There are two things in this world I believe above all others:
- Hardcore, old school, tabletop RPGs are awesome.
- Mustard was made for the hot dog.
Abbot and Costello unequivocally prove the latter, while the good people at Kenzer & Company do so for the former.
Kenzer & Company’s first claim to fame was a comic that goes by the name of The Knight of the Dinner Table.
This comic regales the reader with the humorous interactions of a group of gamers that play Hackmaster, which looks and sounds like an AD&D that you probably played in, but funnier.
The fictional game of Hackmaster was created by “Gary Jackson”, a fictional person whose name is one part Gary Gygax and one part Steve Jackson.
From his “bio” on Kenzer’s website:
Gary Jackson was fondly known as the “Gawdfather of Gaming” by millions of gaming enthusiasts around the world. His failing wargame company, Hard 8 Enterprises, was about to close its doors for good in 1977 when Gary tossed the dice on a hastily produced role-playing game, The HackMasters of EverKnight™. The first print run was quickly snapped off the shelves and soon frantic distributors were calling Gary’s three-man shop with pleas of “More!” Gary rode HackMaster spin-offs until his untimely death in a plane accident in 2001.
(For those who want to know what ‘hard eight’ means, it refers to the game of craps where Gary blew thousands of dollars of company money over the years on his frequent trips to Las Vegas.)
Hackmaster Fourth Edition
When AD&D 2nd Edition was scrapped in favor of the D20 system of 3rd Edition, Kenzer snatched up the rights to produce a game based on the previous incarnations. This was Hackmaster 4th Edition (this was actually the first edition of the game. 1st thru 3rd edition of the rules never existed), a parody of AD&D.
Basically, this game featured all of the things that players loved and hated about Gygax’s brainchild and amplified every single aspect to ludicrous levels. From restrictions on class levels based on race and ability modifiers to tables that determined if your character was an illegitimate child or not (and how) or if they were blind, narcoleptic or an amputee this game really took the old rule set and reveled in the pretentious absurdity of it all.
In addition to the overabundance of tables, Hackmaster 4th Edition also used gorier versions of the artwork TSR employed on many of its early products.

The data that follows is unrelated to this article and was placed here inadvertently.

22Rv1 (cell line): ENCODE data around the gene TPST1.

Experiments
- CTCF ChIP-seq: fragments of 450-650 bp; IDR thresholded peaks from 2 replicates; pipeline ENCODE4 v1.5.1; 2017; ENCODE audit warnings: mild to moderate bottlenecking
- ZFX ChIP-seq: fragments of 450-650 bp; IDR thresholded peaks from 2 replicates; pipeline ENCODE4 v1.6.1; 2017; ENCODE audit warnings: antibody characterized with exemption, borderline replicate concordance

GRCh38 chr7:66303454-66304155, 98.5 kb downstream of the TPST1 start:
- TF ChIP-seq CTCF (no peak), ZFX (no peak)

Published adventures had similar names and content as old AD&D adventures (for example, Ravenloft was Robinloft in Hackmaster).
My personal favorite thing about the Hackmaster product line is that the products are fun to read. Take the first sentence from the Introduction of the 4th Edition Player’s Handbook:
In a world where there are no shortages of lackluster, mediocre games, you’ve managed to pick up one of the rare gems.
The whole product line is like that. Awesome.
Using a fresh, new gameplay system that abandons the TSR based mechanics of yesteryear Kenzer released a Hackmaster Basic in 2009. the game has an old-school feel but brought new and different play mechanics for people that were burned out on the older RPGs. Also, it features the same fun writing of the previous version but isn’t a parody.
Hackmaster basic can be downloaded for free on Kenzer’s website.
A future article will review this product.
2011 saw the release of Advanced Hackmaster (aka Hackmaster 5th Edition). This was an expanded rule set which builds off of the Basic game.
My Favorite Encounter
I’ll wrap this article up with a description of my favorite Hackmaster (4th Edition) encounter.
I was playing a Halfling Thief named Scrodo Fraggins, who had entered a treasure room in a tall tower. As soon as he picked up a bag of gold pieces sitting on a table a skeleton on the floor animated and attacked me.
I took the bag of gold and bashed the skeleton in the head with it. During the battle, a lantern was knocked over, which set the room ablaze. I defeated the undead fiend and didn’t burn to death, which is great, but much like the SS Minnow, the treasure had been lost.